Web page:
Wedding Cakes: Common Questions & Answers

Wedding cake

As bakers continue to create cakes with innovative shapes, bold fillings, and intricate detail; the infinite amount of options are enough to put you into a sugar coma. Here’s what you need to know.

When should I start looking for a cake baker?

Cake bakers should be booked within four to six months before your wedding, but keep in mind, some reputable bakers are often hired up to a year in advance. Some reception sites may require that you use their catering services, but stringent cake rules are less common. Definitely ask your caterer if someone on his staff is an experienced baker.

How do I find the right baker?

Figure out your pastry priorities, then do a little research: Ask recent brides whose cakes you like for recommendations; check out bakers’ websites and see if there’s a cake that looks similar to what you’re thinking. Once you’ve narrowed it down, make appointments with a few different bakers in order to get a feel for which one fits you best.

Do you have to have a traditional cake topper?

You can top your cake with whatever you like, or nothing at all. If you have an heirloom piece — perhaps an antique brooch — work with your baker to add it into your top tier. Or, consider using your parent’s cake topper as your something old. Look to your locale too. Other ideas: a cascade of ribbons or sugar letters shaped as your new monogram.

How should I display my cake at the reception?

A round table is perfect for round cakes, but a square design may look better displayed upon a rectangular table. Next, pick out linens that will highlight the colour of the cake. Finally, don’t hide your wedding cake in the corner. Have it set on risers or near the entrance of your reception.

When are you supposed to cut the cake?

Traditionally, the cake cutting signifies that the end of the reception is near (that is, the cue for the elder folks to politely slip out), so couples typically wait approximately an hour into the dancing to cut the cake. If you’re doing it this way, you could serve an additional dessert with the meal. If you don’t want to interrupt your dance party, plan to cut it at the beginning of the reception right after you make your grand entrance while everyone’s eyes are on you.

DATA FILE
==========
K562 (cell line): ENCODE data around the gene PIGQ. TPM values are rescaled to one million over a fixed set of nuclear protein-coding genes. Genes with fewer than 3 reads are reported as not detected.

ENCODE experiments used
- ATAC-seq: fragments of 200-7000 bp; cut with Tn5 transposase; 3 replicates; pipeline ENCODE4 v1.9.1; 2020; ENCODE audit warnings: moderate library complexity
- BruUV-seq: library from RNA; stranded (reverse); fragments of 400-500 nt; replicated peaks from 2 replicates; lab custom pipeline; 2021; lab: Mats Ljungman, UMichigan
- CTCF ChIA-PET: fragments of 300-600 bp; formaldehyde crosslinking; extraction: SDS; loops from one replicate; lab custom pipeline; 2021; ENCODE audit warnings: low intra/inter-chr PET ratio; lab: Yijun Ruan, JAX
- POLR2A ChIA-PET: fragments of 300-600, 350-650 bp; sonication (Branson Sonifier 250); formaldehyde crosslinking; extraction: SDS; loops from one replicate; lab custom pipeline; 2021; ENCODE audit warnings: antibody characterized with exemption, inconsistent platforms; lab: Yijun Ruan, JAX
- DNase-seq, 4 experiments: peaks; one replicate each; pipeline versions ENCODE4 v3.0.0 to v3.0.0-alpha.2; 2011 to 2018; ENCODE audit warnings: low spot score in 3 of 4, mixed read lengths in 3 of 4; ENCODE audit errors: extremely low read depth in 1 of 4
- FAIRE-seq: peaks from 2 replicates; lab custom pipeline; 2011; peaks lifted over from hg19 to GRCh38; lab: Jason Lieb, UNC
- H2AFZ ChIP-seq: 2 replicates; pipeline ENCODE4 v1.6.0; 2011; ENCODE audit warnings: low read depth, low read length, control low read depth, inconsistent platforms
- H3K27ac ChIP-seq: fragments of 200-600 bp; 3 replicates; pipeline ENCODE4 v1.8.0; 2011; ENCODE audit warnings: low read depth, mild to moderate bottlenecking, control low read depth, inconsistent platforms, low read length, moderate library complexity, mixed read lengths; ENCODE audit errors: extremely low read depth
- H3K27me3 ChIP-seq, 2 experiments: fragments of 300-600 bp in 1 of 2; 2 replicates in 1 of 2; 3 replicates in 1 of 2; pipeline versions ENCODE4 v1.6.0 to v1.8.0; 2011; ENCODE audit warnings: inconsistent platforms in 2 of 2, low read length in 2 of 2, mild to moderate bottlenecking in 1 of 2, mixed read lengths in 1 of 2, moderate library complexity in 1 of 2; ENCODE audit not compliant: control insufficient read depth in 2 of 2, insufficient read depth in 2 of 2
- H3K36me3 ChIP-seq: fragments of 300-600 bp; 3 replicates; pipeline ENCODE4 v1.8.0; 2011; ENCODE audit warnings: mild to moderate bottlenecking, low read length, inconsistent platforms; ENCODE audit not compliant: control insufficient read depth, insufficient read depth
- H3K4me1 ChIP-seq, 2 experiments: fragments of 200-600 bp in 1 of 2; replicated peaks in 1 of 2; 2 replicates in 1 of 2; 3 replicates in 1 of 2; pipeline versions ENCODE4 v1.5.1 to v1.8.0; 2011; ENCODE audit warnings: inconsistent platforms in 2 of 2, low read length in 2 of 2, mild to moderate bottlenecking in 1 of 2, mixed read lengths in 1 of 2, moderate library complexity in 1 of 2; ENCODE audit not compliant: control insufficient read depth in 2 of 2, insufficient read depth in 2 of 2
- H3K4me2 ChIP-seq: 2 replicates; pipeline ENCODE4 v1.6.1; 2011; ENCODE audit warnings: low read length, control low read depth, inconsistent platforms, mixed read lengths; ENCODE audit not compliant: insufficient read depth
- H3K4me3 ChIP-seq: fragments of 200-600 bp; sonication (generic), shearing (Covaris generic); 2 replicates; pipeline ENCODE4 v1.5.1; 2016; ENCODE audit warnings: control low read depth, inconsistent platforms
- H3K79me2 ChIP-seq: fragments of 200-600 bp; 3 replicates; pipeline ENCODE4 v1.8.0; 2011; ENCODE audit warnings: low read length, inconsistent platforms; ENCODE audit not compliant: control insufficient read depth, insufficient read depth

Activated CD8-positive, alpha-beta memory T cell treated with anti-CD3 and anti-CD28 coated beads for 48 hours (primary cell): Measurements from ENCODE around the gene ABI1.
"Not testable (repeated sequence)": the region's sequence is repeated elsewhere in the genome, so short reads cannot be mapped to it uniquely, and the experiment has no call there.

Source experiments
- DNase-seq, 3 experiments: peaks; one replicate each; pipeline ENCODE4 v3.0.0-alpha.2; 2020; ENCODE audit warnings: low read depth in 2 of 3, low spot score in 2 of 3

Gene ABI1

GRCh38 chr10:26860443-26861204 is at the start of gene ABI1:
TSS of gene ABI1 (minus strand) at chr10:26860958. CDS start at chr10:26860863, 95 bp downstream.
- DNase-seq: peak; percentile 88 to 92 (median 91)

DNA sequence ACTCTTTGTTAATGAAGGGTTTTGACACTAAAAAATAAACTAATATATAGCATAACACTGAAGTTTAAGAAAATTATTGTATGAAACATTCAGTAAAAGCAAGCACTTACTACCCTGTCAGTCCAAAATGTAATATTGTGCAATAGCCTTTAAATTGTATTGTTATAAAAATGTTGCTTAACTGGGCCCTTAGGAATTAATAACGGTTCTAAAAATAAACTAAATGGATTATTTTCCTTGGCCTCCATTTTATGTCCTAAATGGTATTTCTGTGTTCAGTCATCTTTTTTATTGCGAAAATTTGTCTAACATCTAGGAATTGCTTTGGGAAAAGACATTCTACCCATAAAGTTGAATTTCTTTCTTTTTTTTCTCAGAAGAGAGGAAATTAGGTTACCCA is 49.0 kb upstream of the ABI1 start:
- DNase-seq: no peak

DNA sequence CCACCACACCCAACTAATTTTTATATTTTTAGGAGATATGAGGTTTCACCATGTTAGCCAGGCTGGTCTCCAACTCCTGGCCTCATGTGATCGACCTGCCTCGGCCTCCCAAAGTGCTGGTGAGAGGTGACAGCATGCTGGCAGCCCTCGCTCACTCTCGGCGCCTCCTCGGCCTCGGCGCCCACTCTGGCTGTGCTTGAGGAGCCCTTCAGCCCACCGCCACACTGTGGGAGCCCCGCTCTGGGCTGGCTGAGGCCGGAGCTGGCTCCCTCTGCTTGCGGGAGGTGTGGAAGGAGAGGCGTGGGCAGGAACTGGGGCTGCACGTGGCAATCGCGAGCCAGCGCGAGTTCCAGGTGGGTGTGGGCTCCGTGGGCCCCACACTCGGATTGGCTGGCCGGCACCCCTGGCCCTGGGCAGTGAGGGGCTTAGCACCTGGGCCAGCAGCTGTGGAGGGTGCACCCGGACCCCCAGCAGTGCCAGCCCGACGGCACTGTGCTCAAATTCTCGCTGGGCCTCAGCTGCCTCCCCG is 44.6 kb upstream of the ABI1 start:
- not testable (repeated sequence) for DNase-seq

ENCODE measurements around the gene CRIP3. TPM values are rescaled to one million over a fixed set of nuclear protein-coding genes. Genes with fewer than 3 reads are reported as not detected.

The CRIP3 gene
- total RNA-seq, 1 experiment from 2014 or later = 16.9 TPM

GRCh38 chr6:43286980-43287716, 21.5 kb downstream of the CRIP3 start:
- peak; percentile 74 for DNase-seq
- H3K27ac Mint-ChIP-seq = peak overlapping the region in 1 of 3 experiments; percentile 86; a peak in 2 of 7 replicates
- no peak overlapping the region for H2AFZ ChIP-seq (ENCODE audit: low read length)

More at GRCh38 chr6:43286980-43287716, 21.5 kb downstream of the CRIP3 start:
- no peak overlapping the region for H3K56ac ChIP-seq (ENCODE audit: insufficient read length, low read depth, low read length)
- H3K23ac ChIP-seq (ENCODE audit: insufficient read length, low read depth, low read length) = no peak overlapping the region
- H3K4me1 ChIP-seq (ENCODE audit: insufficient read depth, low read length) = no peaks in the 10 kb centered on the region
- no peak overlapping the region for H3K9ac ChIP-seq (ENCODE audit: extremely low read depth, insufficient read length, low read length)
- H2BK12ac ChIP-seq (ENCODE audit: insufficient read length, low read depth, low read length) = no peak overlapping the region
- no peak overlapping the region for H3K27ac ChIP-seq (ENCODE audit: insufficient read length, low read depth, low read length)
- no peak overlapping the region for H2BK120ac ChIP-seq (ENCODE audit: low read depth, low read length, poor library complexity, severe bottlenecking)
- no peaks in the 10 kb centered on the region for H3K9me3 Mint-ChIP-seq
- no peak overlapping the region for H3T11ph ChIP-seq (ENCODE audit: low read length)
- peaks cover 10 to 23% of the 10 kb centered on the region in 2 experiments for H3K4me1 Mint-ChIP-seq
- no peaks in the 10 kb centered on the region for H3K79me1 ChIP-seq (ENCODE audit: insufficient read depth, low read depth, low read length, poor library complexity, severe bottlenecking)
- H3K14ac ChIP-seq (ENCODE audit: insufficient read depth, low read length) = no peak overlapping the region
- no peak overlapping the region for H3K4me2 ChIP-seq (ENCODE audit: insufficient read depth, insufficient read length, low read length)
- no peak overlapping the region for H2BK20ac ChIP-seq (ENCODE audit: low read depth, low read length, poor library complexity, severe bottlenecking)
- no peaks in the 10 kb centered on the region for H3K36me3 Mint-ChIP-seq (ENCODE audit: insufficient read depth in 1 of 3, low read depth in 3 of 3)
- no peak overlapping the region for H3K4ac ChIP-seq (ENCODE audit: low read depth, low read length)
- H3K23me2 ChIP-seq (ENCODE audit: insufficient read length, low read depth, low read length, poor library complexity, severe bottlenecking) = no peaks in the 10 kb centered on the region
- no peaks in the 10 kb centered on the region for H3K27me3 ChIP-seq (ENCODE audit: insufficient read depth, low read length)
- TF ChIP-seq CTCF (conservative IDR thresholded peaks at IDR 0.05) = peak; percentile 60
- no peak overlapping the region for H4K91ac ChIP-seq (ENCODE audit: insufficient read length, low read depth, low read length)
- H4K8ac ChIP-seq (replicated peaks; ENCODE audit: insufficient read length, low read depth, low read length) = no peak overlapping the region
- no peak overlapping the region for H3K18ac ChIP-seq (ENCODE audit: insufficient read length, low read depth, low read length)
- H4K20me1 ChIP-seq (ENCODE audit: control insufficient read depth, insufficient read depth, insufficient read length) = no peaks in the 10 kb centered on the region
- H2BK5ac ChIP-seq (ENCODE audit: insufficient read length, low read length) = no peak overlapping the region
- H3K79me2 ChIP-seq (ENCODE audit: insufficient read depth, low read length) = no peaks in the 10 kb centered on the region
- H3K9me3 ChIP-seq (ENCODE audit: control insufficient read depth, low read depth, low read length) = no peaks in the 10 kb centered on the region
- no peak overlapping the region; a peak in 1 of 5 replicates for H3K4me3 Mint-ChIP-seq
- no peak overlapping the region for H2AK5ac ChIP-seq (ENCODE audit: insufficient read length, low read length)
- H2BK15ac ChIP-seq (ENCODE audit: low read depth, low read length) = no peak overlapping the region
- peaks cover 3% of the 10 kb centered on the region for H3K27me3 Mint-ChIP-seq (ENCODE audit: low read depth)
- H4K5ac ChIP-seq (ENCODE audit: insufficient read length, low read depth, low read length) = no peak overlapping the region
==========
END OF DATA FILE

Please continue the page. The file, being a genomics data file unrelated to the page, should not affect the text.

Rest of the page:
Can I just serve a slice of cake, or do I need to dress up the plate?

A delicious cake can definitely stand alone. If you’re concerned that there might be some cake-haters out there, an added little sweet always makes for a memorable meal. You could have your caterer place a chocolate truffle on each guest’s plate, serve raspberry sorbet cups garnished with a sprig of mint, or set out a plate of profiteroles on each table.

Will my cake survive a summer wedding?

For a summer wedding outside, opt for a heartier frosting like fondant. Another tip: Make sure your cake isn’t displayed too early. When the weather is warm, a cake shouldn’t be left out for more than two hours. Keep it in an air-conditioned room until it’s time for the cake cutting.

How can I keep the top tier fresh for our one-year anniversary?

Let your caterer know ahead of time that you want to save the top tier. Have her wrap it in plastic wrap, and then bag it in an airtight baggie. (Stay away from aluminium foil, as it might not protect against freezer burn as well as plastic wrap.) When you get home, place your cake into a plastic container with a tight seal and into the freezer.

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